Wednesday, July 25, 2012


Elderberries (Sambucus canadensis) in a pan ready to go into the freezer

We went on a swim in the San Marcos River a few days ago and found some loaded elderberry bushes. I harvested what I could and hope to get back to the site soon to take some good pictures. The little berries can be difficult to separate from the stems so I freeze them first, stems and all, and then rub my hands over the frozen berries - they will easily fall off the stems. (If there are still some tiny stems attached after doing this, shuffle the berries from hand to hand and the stems will stick to your palms when the berries fall out of them.) I then freeze the berries in a freezer bag or use immediately to make sauces, jellies and medicine. The berries shouldn't be eaten raw in large quantities, but are fabulous cooked into juice and then made into a variety of tasty treats. I'll post my recipe for elderberry jelly once I finish de-stemming the berries!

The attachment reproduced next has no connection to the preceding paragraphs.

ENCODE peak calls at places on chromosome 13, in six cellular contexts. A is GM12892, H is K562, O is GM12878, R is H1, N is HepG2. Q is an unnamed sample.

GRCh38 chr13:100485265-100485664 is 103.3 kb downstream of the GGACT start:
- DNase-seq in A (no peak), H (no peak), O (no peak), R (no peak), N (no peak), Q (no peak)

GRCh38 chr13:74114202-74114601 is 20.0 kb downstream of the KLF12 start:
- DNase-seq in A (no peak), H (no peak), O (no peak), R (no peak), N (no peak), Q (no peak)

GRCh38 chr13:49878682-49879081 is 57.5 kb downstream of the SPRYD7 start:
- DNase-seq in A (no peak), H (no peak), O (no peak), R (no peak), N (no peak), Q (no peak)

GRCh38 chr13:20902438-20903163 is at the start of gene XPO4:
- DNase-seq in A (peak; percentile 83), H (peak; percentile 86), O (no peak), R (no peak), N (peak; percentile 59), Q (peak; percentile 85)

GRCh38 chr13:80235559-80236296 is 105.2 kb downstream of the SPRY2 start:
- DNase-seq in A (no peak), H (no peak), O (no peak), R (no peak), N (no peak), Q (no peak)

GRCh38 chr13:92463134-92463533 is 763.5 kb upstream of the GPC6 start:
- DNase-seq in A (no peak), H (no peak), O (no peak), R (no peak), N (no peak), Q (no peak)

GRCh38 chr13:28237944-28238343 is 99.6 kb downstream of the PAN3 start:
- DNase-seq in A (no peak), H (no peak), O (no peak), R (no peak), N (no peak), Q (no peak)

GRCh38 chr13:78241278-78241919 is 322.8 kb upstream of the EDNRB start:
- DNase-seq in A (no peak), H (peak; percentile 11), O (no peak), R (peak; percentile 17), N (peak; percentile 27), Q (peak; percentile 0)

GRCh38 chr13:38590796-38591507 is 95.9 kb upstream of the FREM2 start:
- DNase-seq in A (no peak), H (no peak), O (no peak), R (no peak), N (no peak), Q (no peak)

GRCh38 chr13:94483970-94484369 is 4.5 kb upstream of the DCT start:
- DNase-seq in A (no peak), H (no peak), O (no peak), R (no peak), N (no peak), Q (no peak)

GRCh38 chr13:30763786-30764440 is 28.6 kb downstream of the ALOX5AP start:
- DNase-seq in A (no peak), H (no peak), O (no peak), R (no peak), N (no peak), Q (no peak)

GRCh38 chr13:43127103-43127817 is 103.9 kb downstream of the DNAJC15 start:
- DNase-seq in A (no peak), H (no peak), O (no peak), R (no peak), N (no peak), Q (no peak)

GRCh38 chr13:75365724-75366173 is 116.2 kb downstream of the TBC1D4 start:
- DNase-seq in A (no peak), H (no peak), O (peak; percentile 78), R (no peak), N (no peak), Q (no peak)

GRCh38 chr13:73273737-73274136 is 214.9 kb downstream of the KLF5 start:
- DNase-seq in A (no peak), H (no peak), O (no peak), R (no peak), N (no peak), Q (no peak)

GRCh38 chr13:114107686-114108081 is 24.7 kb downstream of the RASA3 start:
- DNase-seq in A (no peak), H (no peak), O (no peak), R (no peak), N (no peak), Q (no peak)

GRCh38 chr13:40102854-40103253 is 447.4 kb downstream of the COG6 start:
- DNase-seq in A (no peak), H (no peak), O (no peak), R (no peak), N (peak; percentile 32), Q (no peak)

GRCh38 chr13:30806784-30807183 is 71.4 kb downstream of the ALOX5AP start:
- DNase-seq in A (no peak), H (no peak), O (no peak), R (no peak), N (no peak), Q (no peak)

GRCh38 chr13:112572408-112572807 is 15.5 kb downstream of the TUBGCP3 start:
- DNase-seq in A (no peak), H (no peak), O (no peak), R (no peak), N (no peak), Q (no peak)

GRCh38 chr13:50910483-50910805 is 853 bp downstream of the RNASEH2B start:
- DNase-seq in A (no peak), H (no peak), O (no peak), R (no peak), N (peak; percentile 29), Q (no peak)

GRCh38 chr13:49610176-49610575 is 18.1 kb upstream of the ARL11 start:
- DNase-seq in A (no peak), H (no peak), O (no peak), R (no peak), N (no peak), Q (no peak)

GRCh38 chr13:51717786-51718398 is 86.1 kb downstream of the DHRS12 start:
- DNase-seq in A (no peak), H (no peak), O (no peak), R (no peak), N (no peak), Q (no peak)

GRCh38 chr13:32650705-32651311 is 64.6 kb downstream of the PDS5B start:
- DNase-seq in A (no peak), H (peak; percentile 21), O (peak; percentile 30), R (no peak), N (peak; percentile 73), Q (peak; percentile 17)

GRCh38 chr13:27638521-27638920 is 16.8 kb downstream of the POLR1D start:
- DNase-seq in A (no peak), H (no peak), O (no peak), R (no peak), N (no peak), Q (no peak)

1. There used to be a wonderful stand of elderberries near Town Lake (what is now Ladybird Lake) They had to cut them down because the street people turned it into a tent city under the bushes. A friend and I used to go down and harvest them. Made a wonderful wine with the berries.

  2. This is so exciting - I've been looking for elderflower ever since I experienced elderflower cordial and elderflower champagne - absolutely intoxicating! I had started to give up that they could grow around Austin but I now have new hope!